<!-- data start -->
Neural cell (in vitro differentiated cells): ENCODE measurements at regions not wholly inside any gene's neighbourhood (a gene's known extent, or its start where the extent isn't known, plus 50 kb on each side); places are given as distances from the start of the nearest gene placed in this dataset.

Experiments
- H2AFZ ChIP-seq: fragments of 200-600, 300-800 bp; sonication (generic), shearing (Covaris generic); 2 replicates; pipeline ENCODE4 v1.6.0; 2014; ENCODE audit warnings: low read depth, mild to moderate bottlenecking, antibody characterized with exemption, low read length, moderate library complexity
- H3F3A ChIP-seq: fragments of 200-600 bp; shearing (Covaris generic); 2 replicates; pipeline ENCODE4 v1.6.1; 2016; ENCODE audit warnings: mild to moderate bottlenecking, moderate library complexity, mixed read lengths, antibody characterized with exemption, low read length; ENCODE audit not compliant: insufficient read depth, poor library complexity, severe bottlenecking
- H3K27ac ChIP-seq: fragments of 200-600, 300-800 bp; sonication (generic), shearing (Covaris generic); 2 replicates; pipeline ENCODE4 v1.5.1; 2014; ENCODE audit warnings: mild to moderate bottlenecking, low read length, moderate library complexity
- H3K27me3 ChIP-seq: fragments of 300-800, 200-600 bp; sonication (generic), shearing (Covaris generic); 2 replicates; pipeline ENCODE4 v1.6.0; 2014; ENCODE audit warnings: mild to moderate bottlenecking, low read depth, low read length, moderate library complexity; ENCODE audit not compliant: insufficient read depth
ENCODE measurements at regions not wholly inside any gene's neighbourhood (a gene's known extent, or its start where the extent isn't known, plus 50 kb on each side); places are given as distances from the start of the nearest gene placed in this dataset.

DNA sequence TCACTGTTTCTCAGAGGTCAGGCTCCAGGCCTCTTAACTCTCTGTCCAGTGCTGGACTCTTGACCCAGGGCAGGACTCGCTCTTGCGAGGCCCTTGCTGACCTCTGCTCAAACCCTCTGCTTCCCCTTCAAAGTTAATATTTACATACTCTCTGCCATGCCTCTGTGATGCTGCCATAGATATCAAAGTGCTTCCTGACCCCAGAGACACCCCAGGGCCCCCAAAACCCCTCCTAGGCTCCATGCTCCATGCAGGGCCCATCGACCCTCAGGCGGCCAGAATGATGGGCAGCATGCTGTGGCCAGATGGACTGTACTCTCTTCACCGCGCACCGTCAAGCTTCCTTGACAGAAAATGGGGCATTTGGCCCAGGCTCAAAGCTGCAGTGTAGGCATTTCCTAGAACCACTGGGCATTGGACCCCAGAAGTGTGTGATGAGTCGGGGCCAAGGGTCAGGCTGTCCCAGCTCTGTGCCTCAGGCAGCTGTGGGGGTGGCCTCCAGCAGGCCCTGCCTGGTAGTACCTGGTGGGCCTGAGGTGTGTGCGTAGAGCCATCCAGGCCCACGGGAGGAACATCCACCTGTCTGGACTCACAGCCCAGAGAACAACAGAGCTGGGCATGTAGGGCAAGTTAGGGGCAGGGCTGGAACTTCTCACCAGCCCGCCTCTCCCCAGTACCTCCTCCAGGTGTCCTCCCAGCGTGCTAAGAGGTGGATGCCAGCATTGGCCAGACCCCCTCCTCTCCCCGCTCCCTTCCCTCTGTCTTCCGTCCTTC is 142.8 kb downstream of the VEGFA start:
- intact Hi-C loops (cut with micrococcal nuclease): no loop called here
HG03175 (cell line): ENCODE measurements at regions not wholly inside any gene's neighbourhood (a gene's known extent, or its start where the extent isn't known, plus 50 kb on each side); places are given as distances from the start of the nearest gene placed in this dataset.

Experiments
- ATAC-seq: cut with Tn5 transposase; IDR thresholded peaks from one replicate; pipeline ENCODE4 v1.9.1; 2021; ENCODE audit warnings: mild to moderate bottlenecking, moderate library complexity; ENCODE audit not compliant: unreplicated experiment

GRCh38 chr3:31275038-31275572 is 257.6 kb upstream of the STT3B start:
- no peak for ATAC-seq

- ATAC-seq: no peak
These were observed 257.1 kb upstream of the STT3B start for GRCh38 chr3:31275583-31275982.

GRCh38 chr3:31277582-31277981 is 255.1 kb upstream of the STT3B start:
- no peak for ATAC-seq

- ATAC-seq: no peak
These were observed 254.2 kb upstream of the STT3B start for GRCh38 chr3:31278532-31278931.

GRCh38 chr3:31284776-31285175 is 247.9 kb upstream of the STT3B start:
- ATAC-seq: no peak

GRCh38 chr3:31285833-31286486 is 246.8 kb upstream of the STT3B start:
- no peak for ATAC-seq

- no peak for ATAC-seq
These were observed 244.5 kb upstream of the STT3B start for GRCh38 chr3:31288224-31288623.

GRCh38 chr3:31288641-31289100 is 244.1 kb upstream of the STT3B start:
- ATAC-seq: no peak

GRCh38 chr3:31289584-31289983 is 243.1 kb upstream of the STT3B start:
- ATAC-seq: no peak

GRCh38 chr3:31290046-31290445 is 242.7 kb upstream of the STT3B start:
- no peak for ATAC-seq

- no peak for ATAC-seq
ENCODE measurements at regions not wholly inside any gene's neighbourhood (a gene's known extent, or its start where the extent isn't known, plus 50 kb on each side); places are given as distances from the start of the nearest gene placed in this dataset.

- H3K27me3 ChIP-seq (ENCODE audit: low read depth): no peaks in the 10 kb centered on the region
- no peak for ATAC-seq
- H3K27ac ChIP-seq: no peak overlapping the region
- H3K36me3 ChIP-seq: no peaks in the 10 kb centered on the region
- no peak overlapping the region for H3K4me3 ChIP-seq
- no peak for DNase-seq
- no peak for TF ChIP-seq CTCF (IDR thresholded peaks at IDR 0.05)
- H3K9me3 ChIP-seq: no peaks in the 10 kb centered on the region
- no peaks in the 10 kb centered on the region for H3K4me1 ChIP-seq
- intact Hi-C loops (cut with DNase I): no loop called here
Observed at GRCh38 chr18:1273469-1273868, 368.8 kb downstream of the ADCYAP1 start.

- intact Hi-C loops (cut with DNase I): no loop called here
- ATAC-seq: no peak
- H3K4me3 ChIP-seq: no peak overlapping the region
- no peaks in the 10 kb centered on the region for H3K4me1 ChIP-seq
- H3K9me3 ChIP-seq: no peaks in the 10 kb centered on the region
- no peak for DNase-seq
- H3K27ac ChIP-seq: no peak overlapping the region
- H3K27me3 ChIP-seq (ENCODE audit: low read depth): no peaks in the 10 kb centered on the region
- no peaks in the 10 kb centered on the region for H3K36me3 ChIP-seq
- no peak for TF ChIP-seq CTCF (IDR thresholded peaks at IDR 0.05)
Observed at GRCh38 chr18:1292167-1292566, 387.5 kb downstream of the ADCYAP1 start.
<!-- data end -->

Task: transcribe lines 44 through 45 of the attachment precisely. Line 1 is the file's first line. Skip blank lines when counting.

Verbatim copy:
- intact Hi-C loops (cut with DNase I): no loop called here
Observed at GRCh38 chr18:1273469-1273868, 368.8 kb downstream of the ADCYAP1 start.